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3D Balls in Rainbow Background
  • Writer's pictureJames Hawken

What do we have left?

Well, memories. That's what!

A massive part of my personal and music life has been centred around a well known watering hole situated in a glorious part of Cornwall. The area known as Minions (probably from the Cornish word 'menyon' meaning stones, of which there are plenty, some formed into bronze age stone circles known as 'The Hurlers', the name of which has its own story), apart from being a fantastic place perched high on the 'granite massif', an amazing landscape full of breathtaking views, moorland and remnants of our ancestors, was home to the Cheesewring Hotel, the highest inn in Cornwall.

I say 'was', a catastrophic fire has completely gutted the building, the shell of which has been standing like the charred bones in a funeral pyre for the last year, seemingly without hope of resurrection. The vibrance of Saturday nights with locals dancing and singing to live music, the promise of hearty pub grub to the walkers and tourists after a day on the moors, the games of 'Euchre' (a card game, again with its own facinating story) and the bar room characters full of tales and opinions readily shared, are a thing of the past.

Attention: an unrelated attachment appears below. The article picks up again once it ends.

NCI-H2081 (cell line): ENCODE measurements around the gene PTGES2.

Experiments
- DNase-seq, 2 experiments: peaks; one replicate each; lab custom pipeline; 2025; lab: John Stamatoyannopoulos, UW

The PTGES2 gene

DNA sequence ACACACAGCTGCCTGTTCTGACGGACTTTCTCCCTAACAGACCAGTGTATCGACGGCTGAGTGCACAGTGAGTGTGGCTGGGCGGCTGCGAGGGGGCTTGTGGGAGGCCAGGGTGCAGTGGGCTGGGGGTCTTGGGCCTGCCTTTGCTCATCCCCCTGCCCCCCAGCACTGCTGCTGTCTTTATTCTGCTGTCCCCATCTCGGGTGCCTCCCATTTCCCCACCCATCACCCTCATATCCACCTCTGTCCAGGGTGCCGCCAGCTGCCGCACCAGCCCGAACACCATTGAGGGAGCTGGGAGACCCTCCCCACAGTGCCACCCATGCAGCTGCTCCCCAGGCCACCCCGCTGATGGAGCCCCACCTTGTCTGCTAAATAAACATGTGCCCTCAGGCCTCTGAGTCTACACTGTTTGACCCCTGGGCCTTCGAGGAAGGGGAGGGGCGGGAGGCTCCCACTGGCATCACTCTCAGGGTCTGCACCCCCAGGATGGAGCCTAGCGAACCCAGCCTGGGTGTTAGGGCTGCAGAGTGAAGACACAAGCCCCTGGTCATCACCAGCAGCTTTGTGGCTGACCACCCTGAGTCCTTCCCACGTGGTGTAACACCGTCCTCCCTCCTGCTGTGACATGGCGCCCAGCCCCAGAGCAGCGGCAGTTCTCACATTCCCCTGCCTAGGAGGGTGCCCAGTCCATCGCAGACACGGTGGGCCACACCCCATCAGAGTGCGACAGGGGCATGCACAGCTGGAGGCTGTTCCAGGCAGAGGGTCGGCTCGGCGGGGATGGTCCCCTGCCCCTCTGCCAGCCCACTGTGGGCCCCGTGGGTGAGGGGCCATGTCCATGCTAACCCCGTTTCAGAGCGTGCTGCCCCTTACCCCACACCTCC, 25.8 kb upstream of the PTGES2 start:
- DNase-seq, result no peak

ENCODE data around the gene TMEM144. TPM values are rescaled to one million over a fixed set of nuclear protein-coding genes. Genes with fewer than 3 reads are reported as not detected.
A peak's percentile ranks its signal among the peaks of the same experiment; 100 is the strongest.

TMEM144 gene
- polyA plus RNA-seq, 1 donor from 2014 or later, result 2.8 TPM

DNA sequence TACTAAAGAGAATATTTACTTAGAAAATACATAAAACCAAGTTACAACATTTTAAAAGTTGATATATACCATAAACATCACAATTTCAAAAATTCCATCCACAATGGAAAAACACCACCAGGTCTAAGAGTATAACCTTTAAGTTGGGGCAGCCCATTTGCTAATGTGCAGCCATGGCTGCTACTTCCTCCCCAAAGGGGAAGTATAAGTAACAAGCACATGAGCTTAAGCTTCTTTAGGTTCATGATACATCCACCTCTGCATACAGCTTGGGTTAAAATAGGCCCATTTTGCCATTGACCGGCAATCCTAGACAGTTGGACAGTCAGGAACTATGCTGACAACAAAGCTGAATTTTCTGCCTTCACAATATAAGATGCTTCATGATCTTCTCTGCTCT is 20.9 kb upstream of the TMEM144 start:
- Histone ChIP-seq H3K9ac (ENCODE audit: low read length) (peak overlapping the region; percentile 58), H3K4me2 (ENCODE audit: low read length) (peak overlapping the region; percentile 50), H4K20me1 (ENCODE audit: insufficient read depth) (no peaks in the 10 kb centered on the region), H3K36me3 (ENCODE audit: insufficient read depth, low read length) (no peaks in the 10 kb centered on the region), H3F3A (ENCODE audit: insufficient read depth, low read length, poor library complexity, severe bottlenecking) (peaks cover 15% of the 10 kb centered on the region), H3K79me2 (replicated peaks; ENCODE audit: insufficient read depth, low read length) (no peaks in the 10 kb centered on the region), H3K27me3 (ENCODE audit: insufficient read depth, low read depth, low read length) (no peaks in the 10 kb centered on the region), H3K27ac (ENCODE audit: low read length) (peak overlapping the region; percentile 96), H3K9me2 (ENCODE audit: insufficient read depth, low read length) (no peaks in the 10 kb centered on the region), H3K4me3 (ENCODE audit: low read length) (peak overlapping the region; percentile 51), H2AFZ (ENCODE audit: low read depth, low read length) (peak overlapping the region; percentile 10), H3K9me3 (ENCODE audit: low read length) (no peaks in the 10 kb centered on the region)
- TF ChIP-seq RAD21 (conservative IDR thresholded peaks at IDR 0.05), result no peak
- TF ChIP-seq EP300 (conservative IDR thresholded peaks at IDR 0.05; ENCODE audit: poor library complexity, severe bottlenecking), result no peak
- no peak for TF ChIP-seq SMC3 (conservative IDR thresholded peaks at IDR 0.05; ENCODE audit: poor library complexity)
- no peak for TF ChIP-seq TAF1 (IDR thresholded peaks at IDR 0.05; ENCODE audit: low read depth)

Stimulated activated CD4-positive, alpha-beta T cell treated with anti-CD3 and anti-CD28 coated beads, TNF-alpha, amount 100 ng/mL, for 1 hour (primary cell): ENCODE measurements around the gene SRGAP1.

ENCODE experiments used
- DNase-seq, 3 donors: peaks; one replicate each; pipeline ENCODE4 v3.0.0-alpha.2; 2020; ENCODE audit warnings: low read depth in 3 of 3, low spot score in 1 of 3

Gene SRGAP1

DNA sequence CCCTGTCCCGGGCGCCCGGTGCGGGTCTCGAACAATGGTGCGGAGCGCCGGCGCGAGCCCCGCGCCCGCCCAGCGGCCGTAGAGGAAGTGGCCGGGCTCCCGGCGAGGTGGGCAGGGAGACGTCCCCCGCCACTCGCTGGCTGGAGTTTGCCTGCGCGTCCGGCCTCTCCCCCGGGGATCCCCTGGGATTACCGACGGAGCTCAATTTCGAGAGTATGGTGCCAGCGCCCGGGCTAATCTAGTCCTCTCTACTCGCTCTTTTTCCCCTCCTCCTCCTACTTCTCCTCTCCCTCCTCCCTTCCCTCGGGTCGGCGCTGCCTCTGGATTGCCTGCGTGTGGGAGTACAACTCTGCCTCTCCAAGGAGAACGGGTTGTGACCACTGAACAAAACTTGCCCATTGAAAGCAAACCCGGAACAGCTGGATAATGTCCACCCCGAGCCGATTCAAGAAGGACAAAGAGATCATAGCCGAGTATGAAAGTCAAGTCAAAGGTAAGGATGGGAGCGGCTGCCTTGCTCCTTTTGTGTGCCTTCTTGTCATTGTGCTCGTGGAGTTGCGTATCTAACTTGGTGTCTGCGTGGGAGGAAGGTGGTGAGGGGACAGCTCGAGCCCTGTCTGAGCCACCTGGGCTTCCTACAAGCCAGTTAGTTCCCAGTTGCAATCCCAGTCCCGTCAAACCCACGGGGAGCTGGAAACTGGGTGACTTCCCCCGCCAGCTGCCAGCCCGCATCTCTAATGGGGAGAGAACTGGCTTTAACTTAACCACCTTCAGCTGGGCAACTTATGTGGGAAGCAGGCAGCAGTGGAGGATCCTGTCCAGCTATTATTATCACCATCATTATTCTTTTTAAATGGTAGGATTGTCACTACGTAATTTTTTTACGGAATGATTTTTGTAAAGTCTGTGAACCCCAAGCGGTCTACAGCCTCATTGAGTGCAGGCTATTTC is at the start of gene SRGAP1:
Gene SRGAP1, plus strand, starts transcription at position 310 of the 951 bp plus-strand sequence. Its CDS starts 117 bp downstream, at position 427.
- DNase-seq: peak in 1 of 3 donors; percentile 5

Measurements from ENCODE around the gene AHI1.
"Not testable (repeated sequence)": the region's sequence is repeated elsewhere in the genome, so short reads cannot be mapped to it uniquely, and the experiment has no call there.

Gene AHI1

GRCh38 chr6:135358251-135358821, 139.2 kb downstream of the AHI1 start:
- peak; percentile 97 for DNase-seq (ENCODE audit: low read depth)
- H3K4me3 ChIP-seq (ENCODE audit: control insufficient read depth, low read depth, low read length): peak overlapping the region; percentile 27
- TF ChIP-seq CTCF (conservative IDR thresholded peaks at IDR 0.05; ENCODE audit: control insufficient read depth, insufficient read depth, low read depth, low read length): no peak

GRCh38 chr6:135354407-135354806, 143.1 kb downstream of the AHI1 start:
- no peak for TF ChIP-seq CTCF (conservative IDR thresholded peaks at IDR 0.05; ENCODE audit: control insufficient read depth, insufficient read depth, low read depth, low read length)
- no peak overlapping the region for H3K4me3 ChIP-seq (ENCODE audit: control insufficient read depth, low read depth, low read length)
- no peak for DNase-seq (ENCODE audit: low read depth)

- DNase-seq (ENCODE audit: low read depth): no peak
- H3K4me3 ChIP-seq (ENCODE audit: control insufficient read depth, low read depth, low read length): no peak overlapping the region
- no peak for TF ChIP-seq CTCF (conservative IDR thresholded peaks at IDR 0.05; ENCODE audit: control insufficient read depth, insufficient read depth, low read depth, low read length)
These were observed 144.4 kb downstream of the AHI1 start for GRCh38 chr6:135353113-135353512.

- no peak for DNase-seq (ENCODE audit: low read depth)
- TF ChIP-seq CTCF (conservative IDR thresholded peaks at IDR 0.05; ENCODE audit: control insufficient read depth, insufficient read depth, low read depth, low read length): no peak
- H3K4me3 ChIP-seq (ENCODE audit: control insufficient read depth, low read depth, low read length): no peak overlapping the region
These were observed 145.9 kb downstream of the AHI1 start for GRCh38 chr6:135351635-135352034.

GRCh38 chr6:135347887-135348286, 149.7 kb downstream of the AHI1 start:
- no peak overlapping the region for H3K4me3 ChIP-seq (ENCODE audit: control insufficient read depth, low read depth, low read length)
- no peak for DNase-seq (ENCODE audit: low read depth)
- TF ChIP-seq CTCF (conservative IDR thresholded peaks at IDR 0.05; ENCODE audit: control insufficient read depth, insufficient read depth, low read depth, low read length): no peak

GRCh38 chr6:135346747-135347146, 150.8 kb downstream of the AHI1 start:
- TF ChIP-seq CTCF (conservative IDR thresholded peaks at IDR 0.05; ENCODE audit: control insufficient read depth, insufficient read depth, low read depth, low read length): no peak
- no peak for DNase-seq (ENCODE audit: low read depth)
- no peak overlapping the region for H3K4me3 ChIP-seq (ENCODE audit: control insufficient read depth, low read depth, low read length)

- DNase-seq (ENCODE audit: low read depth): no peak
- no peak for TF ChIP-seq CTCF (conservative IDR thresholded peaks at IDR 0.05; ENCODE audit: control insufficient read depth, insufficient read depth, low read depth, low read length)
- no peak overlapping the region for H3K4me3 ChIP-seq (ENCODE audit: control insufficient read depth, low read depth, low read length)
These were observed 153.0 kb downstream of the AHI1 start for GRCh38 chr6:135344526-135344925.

On a personal note Sarah and I have made some great friends since we settled in a village just 'down the road' (although my father's family for generations have lived in the local town of Liskeard, I was born and raised in Roche, near St. Austell). On a professional note, Jim and I (the James Brothers) have made some great friends playing our music there over the decades, we were there every six weeks for several years. It was a gig we always loved and the crowd was always 'up for it'! The atmosphere was always lively and joyous and even the grumpiest of drinkers would be 'taken' by the vibes and invariably ended up dancing the night away (closing time was always a little 'fexible').

As always with life spanning over many years, some of our friends are no longer with us. The last couple of years seems to have been particularly cruel in this respect! So, how do I process all this in my little autistic brain? I sit at the piano and 'let it all out' as usual, something I've done since around 11 years old. I didn't know how my thoughts would manifest themselves via the piano, and it turned out that the overwhelming emotion I was experiencing was 'sadness'. This became the dominant nuance of my playing and expression. Thus a piece was created, I was recording as I played as always. I think I would describe it as funeralaic (made up word), plenty of space in the composition for contemplation, simple chord structure and a bit of ambience (including a recording of the Cheesewring crowd singing 'Dirty ol' Town', a favourite of one of our missed dear friends).

So there we have it! Have a listen if you dare and have a tissue ready. I've used a box full!

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